Floridians who assume the cough they have is caused by one of the many cold viruses circulating around the area now or even the result of seasonal flu, might be surprised to learn that over the past two weeks the Florida Department of Health (DOH) in Broward County has confirmed 4 cases of pertussis (also known as whooping cough).
Three of the cases were in adolescents and 1 was in an infant.
Because many people don’t visit he doctor with a cough, this may not represent the true number of cases in South Florida.
As a result, health officials here have sent out a warning, encouraging residents to make sure they have been vaccinated against the disease.
Pertussis, which is caused by bacteria, is highly contagious. The symptoms include coughing and choking that can last for several weeks. The cough, especially in children, is quite distinctive (check out the video).
In adults symptoms may be confused with the common cold or bronchitis. When a diagnosis is confirmed by a physician, patients with pertussis usually get a course of antibiotics, but remain contagious for a week. Babies, however are much more vulnerable. 92 percent of the deaths from pertussis occur in infants under 4 months of age.
Since the 1980’s the reported incidence of infant pertussis has tripled. Many of the recent outbreaks have been on the west coast of the United States. But Floridians are also vulnerable.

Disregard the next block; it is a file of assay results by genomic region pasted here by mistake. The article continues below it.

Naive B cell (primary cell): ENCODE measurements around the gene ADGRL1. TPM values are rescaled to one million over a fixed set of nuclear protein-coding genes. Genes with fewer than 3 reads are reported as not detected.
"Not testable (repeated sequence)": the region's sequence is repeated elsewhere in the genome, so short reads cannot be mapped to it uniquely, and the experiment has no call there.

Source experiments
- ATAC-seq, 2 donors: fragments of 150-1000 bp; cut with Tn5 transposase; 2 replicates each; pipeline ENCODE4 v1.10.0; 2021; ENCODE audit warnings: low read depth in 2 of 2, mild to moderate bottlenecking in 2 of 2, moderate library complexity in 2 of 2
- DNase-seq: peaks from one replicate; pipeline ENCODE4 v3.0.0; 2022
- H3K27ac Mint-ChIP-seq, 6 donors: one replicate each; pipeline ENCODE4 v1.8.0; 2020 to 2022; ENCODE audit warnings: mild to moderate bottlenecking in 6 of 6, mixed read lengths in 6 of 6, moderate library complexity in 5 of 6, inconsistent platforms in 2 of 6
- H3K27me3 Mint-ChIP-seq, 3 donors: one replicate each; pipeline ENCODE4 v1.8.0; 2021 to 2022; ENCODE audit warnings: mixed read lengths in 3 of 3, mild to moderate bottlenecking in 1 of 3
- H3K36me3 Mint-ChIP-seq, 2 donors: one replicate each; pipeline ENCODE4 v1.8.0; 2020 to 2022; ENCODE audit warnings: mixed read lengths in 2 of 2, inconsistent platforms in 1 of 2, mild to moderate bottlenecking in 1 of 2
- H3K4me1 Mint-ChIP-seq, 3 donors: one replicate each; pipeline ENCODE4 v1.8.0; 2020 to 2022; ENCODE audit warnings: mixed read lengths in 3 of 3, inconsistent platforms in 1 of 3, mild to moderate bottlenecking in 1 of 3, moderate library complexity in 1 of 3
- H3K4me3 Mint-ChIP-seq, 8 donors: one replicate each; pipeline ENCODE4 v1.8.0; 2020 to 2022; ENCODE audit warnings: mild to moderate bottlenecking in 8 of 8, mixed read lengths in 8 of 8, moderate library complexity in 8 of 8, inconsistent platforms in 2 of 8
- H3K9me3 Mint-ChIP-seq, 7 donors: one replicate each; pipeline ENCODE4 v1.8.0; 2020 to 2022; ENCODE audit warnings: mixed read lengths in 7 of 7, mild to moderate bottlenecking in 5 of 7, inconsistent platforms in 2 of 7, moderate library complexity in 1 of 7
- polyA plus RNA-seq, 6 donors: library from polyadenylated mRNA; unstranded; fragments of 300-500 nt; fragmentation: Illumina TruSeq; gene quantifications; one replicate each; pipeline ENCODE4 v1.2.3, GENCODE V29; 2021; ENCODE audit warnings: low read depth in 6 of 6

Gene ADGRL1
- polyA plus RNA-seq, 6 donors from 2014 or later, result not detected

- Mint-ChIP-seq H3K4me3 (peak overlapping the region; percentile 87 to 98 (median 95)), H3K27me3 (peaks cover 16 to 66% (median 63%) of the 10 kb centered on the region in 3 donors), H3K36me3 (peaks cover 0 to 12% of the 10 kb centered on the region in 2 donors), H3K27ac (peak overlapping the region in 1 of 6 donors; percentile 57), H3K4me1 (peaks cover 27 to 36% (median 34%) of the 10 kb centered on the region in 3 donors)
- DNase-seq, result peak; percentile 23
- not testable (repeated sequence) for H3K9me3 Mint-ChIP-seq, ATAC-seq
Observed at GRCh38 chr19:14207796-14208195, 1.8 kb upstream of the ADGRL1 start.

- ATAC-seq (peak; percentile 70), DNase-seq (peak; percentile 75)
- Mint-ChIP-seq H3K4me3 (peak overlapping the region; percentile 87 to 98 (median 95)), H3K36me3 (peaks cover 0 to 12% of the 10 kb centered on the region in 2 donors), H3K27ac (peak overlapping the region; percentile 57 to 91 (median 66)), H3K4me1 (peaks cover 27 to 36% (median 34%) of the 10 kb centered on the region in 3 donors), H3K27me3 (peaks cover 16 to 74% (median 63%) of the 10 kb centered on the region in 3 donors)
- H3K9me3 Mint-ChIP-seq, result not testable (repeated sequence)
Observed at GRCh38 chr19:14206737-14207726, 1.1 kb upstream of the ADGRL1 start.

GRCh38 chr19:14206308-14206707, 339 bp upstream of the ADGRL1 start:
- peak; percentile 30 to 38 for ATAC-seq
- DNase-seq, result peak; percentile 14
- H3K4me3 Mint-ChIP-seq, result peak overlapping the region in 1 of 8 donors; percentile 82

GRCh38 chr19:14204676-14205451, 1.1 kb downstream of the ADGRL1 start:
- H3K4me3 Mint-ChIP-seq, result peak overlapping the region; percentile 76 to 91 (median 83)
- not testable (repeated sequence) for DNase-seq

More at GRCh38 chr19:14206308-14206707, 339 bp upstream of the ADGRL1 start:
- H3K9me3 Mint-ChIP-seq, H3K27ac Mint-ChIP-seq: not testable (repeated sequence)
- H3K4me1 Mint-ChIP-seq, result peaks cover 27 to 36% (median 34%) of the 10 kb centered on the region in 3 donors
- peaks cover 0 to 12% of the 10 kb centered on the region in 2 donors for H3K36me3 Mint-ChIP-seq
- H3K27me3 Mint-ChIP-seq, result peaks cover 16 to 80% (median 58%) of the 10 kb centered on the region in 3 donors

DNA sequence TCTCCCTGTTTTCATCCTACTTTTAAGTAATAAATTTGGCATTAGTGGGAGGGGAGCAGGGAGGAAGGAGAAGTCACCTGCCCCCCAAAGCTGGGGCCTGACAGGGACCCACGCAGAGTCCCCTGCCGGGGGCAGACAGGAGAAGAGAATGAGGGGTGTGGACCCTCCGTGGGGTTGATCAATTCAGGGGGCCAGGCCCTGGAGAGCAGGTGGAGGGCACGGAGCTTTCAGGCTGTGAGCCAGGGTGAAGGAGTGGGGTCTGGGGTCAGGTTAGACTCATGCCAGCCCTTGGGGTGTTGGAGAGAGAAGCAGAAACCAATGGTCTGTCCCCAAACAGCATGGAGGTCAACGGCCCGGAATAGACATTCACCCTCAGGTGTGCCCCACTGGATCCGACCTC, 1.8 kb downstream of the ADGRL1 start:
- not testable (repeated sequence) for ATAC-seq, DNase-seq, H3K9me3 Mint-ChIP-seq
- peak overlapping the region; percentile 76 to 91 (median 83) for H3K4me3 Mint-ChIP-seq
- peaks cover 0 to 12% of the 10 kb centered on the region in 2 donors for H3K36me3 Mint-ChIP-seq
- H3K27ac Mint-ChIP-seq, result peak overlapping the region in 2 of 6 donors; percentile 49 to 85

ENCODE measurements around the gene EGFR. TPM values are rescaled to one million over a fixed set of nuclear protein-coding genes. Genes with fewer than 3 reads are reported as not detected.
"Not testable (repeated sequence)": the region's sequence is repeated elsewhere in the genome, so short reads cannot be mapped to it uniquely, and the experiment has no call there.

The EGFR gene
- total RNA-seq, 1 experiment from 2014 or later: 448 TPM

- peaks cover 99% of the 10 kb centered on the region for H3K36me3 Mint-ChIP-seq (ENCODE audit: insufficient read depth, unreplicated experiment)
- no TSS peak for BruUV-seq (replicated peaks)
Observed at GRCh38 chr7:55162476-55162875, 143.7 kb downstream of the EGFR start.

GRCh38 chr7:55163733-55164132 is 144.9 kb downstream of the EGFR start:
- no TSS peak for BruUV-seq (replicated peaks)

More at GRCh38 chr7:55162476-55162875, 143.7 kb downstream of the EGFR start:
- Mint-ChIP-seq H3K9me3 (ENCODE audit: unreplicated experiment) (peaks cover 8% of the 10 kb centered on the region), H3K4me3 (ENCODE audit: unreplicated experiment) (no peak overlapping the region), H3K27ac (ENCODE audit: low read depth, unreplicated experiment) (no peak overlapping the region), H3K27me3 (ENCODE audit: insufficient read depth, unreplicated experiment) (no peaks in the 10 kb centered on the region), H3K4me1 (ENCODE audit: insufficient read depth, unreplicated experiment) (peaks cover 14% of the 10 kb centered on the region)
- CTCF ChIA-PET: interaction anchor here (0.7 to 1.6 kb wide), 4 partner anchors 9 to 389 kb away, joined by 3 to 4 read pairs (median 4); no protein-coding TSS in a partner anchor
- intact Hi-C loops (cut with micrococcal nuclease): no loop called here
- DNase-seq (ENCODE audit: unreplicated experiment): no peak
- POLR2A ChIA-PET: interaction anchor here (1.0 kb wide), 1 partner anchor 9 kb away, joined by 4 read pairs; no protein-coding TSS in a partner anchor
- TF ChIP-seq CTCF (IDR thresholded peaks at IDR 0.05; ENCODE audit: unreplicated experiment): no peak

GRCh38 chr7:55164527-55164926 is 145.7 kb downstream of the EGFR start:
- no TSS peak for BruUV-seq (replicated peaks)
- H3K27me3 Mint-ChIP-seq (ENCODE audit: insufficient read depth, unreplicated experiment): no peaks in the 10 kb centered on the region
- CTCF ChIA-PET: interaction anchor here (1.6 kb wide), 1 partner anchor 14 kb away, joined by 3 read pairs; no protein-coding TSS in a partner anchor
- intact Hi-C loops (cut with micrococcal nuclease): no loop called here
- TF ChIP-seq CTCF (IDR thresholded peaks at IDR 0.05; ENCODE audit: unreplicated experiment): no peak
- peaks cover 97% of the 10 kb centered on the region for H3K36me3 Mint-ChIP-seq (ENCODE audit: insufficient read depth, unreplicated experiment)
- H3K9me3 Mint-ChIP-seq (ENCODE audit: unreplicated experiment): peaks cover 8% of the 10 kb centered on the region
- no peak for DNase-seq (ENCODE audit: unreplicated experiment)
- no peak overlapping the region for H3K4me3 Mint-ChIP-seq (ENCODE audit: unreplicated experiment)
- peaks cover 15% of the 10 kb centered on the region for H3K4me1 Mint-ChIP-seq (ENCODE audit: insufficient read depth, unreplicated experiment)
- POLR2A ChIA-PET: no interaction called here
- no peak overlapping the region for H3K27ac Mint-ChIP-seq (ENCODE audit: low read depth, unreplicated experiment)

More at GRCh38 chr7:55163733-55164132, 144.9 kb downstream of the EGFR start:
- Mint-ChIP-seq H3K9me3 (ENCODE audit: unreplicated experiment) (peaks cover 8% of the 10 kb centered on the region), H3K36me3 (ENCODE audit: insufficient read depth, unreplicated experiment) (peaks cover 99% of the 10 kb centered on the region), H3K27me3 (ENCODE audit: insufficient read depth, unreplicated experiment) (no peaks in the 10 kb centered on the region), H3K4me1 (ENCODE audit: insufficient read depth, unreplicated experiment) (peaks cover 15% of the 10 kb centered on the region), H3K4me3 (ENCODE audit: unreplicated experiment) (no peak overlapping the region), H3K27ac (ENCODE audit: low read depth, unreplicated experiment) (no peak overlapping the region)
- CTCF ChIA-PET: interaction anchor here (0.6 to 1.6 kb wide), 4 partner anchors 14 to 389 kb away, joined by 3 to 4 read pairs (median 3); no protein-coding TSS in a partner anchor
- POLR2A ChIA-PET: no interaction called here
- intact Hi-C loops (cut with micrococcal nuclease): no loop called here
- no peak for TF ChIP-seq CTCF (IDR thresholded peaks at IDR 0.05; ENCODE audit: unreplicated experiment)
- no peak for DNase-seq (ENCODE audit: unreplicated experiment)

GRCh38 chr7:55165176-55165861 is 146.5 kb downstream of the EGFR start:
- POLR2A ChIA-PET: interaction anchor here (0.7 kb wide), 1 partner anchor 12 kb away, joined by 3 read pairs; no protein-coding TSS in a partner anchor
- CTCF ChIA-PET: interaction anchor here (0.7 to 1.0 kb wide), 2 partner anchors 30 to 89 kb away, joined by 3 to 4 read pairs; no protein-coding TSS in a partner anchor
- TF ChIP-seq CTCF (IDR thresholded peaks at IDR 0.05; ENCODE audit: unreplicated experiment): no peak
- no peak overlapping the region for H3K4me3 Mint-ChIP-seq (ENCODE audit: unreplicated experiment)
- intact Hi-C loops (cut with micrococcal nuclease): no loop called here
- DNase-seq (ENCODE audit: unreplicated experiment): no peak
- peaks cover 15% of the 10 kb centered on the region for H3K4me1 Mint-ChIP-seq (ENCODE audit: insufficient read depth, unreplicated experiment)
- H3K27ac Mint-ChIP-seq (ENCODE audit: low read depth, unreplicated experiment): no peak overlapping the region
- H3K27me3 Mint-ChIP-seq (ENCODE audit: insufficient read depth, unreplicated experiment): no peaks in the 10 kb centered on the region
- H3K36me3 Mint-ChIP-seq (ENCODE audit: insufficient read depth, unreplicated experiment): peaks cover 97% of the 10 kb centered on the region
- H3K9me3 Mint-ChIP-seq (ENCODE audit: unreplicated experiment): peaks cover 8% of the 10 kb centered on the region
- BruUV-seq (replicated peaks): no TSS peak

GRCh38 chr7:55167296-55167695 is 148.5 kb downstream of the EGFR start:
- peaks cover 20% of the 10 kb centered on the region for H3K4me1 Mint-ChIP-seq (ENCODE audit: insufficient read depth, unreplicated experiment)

The problem is parents and other caregivers of infants who are spreading the disease. That’s because many people assume that once they’ve had their baby shots, there is no need for further vaccinations. That’s not the case. Over time, the immunity achieved through the pertussis vaccine generally wears off. If an individual is exposed to the bacteria that causes whooping cough, they may get a less serious form of the disease because of previous vaccinations, but they are also able to spread the disease to anyone who has not been fully immunized- especially infants.
Outbreaks occur because the disease spreads easily from person to person, usually by coughing or sneezing. Most infants who get pertussis catch it from someone in their family, often a parent.
Because of the danger to infants, in 2013 new vaccine guidelines were added for pregnant women. Experts now recommend that all women -whether adolescent or adult- receive a booster dose of the tetanus, diphtheria and acellular pertussis (TDaP) vaccine between 27 and 36 weeks of gestation.
Newborns and infants under 3 months are too young to be immunized against whooping cough and therefore don’t yet have protection afforded from the vaccine. However, because the vaccine crosses through the placenta, the hope is that a pertussis immunization given to a mother near the end of her pregnancy will offer a high level of immunity to her baby.
Public health experts also advise anyone who will be around the baby, including the father, siblings and grandparents, to make sure they are up to date on their vaccines.
For more information on vaccination recommendations:
Vaccination schedule for infants and children
Vaccination schedule for preteens
Vaccination schedule for adults